revisions to Title IX rules for colleges and universities recently unveiled by U.S. Secretary of Education Betsy D. DeVos move through a public comment period, University President Lawrence S. Bacow reiterated Harvard’s commitment to respond to these regulations through higher education associations.
In an interview Monday, Bacow also questioned the efficacy of the Education Department’s proposal for mandatory cross-examination in official Title IX complaint proceedings on college campuses. Under DeVos’s proposal, schools would be required to allow complainants and respondents to cross-examine each other during Title IX investigations, which probe formal complaints of sexual or gender-based harassment brought to University officials.
“It’s important to be able to encourage people to come forward, to do so without fear, and I think we are not in a position as colleges and universities more broadly, to create a process which just mimics what might be adjudicated in a court of law,” Bacow said. “I think that would be an inappropriate process for us.”
“That said, of course, it’s important to have fundamental fairness in the process for all parties, so I wouldn’t disagree with that, but I don’t think the level of formality that’s been suggested is helpful,” he added.
Bacow did not offer an opinion on a provision in the proposed rules that would render colleges and universities no longer responsible for investigating instances of sexual misconduct that occur off campus. Instead, he deferred to “those who are working on a response to the regulations.”
Harvard is currently facing a lawsuit in which a student alleges the University overstepped its jurisdiction by opening a formal investigation into allegations that he sexually assaulted a non-Harvard student hundreds of miles away from Cambridge during the summer of 2017.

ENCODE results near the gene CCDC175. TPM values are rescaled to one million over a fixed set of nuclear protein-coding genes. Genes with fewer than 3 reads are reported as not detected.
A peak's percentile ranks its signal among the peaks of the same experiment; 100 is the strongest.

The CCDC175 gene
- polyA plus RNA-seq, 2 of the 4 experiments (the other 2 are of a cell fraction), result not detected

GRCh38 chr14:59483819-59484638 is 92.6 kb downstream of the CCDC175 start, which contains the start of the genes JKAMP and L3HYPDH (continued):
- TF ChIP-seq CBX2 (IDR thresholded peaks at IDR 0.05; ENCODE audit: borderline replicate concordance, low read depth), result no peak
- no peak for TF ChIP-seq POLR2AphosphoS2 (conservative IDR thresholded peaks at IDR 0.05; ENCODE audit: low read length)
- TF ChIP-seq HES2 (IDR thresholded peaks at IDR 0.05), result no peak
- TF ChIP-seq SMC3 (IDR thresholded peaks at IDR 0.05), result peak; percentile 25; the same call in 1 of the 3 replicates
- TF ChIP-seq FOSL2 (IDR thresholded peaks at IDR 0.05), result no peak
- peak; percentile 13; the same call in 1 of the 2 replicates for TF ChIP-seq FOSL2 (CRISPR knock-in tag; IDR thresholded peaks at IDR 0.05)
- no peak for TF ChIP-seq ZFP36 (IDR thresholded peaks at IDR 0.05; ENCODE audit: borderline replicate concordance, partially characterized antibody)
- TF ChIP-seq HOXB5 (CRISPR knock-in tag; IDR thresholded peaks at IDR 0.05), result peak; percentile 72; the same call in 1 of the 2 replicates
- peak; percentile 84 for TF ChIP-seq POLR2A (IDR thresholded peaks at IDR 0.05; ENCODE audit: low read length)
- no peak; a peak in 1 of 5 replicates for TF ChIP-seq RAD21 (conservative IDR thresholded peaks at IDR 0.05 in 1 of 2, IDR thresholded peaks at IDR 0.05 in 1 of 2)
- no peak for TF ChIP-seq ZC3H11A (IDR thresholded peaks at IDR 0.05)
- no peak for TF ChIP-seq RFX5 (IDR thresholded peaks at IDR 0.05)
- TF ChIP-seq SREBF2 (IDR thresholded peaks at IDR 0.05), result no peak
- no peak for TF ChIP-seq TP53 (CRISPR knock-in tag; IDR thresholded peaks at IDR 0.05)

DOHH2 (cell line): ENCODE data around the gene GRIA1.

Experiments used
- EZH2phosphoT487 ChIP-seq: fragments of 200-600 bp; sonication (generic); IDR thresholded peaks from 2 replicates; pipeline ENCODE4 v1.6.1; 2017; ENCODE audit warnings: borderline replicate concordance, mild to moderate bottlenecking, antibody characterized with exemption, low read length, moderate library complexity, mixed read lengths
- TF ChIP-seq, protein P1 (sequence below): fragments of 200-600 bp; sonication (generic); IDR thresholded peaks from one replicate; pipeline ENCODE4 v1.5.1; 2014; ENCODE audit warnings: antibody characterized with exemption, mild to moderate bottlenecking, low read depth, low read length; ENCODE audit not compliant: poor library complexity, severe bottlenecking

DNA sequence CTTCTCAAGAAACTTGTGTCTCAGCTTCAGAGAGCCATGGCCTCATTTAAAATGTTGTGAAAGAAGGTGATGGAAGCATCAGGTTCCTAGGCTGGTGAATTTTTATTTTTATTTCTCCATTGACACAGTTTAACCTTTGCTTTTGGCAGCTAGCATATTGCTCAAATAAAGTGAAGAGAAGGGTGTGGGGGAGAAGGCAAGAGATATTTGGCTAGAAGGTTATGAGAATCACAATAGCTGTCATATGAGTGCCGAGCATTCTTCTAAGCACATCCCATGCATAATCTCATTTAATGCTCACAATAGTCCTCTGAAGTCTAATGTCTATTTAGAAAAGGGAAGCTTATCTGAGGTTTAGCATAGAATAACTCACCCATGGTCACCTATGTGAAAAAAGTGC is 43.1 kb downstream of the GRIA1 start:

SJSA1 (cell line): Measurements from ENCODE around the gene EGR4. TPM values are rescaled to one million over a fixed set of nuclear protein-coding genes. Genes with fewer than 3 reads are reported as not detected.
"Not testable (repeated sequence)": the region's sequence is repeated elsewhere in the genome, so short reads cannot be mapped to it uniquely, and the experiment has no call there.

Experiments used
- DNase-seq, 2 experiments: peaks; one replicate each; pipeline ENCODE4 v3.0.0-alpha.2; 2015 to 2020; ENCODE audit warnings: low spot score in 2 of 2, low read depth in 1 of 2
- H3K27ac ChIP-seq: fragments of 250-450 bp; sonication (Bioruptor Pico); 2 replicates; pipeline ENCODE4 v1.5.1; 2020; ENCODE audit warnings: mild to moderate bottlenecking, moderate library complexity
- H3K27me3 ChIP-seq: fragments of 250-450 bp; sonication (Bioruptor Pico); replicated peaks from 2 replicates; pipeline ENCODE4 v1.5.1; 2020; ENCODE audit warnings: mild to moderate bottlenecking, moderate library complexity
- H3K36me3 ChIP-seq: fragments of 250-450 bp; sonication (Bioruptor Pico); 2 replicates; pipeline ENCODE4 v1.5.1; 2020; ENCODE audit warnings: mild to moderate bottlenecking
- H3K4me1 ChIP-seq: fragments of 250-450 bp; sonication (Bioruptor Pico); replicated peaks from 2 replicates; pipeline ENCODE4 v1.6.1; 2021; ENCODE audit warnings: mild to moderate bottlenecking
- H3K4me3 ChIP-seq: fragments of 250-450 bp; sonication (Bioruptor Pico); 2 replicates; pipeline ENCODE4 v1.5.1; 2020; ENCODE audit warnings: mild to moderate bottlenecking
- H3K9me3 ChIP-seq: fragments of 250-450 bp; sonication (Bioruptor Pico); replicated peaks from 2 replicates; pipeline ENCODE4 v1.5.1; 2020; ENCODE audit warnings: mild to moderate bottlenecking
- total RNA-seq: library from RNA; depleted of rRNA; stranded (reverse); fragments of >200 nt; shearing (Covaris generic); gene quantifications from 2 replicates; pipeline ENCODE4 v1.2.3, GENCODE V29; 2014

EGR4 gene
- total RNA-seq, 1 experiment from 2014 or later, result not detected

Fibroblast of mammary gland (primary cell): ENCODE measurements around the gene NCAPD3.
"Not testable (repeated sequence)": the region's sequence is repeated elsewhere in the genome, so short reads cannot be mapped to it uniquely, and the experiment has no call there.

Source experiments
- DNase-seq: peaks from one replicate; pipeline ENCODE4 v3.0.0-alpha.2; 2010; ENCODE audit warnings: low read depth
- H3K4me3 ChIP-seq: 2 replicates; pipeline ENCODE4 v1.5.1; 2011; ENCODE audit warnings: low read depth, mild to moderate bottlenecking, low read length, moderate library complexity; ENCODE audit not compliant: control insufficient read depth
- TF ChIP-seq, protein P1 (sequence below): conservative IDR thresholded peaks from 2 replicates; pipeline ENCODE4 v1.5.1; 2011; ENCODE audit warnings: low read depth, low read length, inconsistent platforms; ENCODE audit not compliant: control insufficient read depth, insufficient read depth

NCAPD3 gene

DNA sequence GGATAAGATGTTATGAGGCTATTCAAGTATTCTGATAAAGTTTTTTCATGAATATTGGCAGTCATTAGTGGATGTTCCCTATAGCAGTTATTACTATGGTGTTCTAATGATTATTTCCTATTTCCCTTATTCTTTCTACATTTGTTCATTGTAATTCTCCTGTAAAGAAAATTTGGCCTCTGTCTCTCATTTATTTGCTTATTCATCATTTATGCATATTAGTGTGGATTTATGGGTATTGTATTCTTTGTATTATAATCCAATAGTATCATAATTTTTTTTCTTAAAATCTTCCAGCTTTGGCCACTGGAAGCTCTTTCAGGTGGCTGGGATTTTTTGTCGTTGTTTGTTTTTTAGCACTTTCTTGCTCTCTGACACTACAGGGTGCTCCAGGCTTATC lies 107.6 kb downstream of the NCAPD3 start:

Following a meeting with Bacow on Monday, Our Harvard Can Do Better — a campus anti-sexual harassment advocacy group — released a statement thanking Bacow and Dean of the Faculty of Arts and Sciences Claudine Gay for their “careful attention to the proposed rule.”
The group has called for Harvard to respond to the proposed regulations, and in the statement supported the decision to have a higher education association represent the school’s interests.
In particular, Our Harvard Can Do Better wrote in their statement that Harvard should uphold the Obama-era standards for evidence in investigations. The DeVos proposal would allow schools to choose a higher standard of evidence. The group also decried several other provisions of the draft rules.
Specifically, they want Harvard to oppose live hearings with cross-examination, limitations on the University's investigative jurisdiction, and a new definition of sexual harassment that requires conduct to be “severe, persistent, and objectively offensive” to qualify as a policy violation.
If the response to DeVos's proposed rules that higher education associations are coordinating does not oppose all of these issues — and a number of others — the student group asked that Harvard communicate these concerns to the Department of Education independently.
The Our Harvard Can Do Better statement also commended Bacow on his support for recommendations from a recent University Title IX Policy Review Committee report that called for an expansion of Harvard sexual harassment policies to address “gray area” conduct that is disruptive, but may not constitute a formal policy violation.
They also supported Bacow’s commitment to increased funding for a sexual harassment education campaign and increased transparency and data sharing from Harvard’s offices that deal with Title IX policies, disclosures, and complaints.
“We look forward to ongoing collaboration with President Bacow, Dean Gay, and other members of the Harvard community to improve our policies and dismantle rape culture,” the statement reads.
—Staff writer Jamie D. Halper can be reached at email@example.com. Follow her on Twitter @jamiedhalper.
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